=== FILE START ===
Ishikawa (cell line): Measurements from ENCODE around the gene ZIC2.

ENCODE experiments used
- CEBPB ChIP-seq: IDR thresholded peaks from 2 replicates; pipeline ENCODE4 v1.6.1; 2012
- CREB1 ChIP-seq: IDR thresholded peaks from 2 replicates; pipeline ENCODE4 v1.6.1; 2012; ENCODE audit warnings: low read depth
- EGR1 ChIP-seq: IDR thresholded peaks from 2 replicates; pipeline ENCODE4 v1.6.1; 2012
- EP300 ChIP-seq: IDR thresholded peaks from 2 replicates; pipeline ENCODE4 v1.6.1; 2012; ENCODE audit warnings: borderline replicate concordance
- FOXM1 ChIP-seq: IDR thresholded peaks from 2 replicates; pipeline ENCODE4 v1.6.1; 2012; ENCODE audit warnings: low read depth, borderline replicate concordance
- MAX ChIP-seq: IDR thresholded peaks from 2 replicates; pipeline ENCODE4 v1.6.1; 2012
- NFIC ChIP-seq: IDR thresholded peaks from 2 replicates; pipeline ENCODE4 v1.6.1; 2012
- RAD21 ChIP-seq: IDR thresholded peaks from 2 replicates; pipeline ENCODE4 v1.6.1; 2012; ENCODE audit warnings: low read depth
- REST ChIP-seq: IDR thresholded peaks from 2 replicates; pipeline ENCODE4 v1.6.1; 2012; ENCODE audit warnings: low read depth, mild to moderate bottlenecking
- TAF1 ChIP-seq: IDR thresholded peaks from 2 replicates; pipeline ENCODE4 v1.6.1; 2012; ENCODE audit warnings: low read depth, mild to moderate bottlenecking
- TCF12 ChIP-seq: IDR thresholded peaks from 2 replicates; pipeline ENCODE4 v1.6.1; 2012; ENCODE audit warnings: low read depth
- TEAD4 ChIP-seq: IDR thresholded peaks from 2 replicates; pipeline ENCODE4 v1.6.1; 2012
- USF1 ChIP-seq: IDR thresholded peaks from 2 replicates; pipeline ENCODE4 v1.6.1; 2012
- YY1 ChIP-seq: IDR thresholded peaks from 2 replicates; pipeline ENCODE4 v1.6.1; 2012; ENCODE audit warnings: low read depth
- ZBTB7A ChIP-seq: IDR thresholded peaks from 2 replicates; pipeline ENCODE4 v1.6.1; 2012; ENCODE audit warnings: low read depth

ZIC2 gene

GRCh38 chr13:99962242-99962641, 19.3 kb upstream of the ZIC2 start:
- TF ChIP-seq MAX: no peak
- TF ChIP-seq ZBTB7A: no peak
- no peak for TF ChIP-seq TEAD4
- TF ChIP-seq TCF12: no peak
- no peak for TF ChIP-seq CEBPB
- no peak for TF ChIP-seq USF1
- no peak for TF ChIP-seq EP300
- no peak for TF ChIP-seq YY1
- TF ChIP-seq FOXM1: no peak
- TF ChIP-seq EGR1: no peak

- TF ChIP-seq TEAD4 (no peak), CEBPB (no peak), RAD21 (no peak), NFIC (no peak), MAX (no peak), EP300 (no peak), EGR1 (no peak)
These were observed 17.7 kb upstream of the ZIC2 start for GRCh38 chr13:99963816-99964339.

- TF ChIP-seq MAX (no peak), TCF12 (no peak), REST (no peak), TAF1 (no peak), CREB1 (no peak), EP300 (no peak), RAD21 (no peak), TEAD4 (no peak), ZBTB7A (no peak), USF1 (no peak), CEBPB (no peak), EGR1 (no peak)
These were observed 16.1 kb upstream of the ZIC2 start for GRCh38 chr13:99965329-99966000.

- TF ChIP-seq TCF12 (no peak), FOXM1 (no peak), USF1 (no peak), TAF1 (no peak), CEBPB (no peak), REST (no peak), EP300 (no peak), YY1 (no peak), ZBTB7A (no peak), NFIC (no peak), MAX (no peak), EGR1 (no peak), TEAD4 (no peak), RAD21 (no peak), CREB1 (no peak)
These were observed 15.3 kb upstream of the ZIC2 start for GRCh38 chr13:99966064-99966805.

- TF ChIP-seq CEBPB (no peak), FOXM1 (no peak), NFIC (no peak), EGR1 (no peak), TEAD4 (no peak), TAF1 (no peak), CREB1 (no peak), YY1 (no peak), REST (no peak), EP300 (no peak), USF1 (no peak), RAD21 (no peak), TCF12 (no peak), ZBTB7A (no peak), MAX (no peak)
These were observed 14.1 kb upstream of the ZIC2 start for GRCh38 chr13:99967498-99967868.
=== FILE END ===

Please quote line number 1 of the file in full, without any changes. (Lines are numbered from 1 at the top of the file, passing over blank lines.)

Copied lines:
Ishikawa (cell line): Measurements from ENCODE around the gene ZIC2.